Modern typefaces are known for their drastic thick/thin transitions and their horizontal serifs. The stress is vertical, as opposed to the diagonal stress of the Oldstyle fonts.
Modern typefaces have a striking appearance and give your designs an elegant look. While the impact of modern typefaces can be described as “dazzling,” it’s best to use them for headlines or short bursts of text. Due to their thick/thin nature, long areas of body copy do not suit modern typefaces well, as the “thins” tend to disappear, making it rough on the eyes.
Continuing our history lesson, we fast forward to the times of the Industrial Revolution. During this time period, advertising saw its rise to popularity, and the need for readable, attention-grabbing type became necessary.
We know that Oldstyle fonts are readable, but not very exciting or attention-grabbing, and the makeup of Modern typefaces leaves the text hard to read at distances. For this reason, Slab Serif fonts were born.
Slab serif fonts borrow the horizontal serifs from Modern typefaces, but nearly remove any thick/thin transition whatsoever. The result is monoweight fonts that are bold, recognizable and “dark.”
Slab serif fonts are great for headlines due to their thick nature, but many can also be used for body copy because of their clean, direct style. You may recognize slab serif fonts from many children’s books, as these typefaces are easy to see and identify.
“Sans” is a French word meaning, “without,” and Sans Serif typefaces are just that, type without serifs. Sans serif fonts are usually of the monoweight variety, and can come in many different thicknesses.
Sans serif typefaces are extremely versatile and can be used for headlines and body copy alike. Sans serif fonts have been shown to be easier on the eyes in digital forms of body copy (you’ll notice most websites use sans-serif fonts). A handful of sans serif font families containing multiple weights will significantly open up your options when designing for both print and web.
Script fonts are fairly easy to identify in that these typefaces appear to have been drawn using a calligraphy pen, brush, fine-pencil, etc. This category is vast and could certainly be divided into many sub-sections, but for our purposes, we will lump them all together.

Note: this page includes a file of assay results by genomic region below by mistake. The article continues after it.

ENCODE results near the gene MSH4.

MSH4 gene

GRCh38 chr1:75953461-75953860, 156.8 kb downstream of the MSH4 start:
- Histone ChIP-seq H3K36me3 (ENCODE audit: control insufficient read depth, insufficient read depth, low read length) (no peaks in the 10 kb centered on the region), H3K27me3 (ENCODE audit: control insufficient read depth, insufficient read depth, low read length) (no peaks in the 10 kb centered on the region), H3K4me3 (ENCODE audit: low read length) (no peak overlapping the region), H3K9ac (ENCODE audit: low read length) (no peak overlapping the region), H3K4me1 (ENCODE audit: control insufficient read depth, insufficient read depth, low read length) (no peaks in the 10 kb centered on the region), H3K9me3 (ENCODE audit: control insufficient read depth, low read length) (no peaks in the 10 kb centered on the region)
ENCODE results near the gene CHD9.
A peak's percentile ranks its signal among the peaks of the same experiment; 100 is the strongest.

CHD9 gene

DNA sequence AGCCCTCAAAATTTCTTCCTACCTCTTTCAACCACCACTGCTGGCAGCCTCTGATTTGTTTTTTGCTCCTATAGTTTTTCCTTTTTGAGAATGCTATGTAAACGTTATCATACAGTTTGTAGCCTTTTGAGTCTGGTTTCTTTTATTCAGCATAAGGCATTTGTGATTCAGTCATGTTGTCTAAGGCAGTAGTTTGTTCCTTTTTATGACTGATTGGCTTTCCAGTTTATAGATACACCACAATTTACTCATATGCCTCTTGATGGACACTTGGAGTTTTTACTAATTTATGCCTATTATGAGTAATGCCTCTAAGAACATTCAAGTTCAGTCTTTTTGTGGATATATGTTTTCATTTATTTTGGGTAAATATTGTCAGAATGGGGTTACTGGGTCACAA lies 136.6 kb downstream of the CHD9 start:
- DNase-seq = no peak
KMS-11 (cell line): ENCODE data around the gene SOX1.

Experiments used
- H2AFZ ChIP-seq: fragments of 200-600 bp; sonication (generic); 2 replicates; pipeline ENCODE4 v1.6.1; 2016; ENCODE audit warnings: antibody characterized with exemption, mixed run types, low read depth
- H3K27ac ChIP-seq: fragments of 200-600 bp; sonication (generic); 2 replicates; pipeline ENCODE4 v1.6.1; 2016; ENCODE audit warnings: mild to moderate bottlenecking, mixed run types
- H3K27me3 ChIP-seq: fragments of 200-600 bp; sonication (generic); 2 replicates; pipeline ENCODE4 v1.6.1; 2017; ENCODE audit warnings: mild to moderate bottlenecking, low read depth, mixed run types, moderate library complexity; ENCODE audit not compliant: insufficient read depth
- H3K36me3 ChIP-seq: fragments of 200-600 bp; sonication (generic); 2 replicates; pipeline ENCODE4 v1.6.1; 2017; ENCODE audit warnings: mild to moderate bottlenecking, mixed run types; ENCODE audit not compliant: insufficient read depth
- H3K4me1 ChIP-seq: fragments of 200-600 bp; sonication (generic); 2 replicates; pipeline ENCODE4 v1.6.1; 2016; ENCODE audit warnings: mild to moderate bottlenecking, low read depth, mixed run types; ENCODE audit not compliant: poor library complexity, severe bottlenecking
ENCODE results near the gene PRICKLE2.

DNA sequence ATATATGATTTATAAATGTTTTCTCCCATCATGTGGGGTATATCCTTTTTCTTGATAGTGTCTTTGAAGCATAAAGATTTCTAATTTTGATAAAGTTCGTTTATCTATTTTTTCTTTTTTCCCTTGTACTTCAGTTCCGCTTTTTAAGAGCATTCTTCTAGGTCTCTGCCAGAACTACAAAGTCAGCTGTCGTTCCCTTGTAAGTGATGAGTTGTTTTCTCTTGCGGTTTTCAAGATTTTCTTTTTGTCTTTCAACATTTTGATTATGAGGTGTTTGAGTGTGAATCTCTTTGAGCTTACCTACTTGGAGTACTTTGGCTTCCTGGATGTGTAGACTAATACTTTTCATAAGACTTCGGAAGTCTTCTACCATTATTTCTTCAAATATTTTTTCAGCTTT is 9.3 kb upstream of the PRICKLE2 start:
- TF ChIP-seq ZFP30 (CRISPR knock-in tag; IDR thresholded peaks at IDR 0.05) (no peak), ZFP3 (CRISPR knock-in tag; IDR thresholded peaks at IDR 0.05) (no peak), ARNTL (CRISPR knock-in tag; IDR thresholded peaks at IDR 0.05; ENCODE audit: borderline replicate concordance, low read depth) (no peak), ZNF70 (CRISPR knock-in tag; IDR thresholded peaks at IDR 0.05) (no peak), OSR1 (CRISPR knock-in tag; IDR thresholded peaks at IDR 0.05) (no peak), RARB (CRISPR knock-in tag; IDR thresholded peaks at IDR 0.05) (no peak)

Scripts are stylish and elegant and should be used sparingly. Think of script fonts like a really nice watch or purse that you only take out on special occasions. They’re not meant for their utility, rather their aesthetic value.
Due to the nature of scripts, their beauty can look good at very large sizes. Their form can be used as art in itself and should be taken into consideration when creating your designs.
On the same token, however, their elegance and beauty make them ill-suited for long stretches of body copy and are not all that readable. In addition, scripts should never be used as all-caps. NEVER.
Decorative fonts are usually immediately identifiable, due to the fact that they are artistic, unconventional and many times contain frivolous design elements. Decorative fonts are meant for exactly as their name implies, decoration or display.
Decorative fonts carry emotional connotations and can be great to induce a certain feeling in your work. They should never, however, be used for body copy or large area of type.
Identify your type
Now that you know the main categories of type, see if you can recognize where these are used in your everyday life. What categories of type are used on packaging? What typefaces does your favorite website use? What type categories are used in movie trailers to evoke emotion? Now that you have power over these categories, identify and use them in your own life and work. You’ll be amazed at the new perspective it can give you.
Read part 2 of the series, Contrasting Typefaces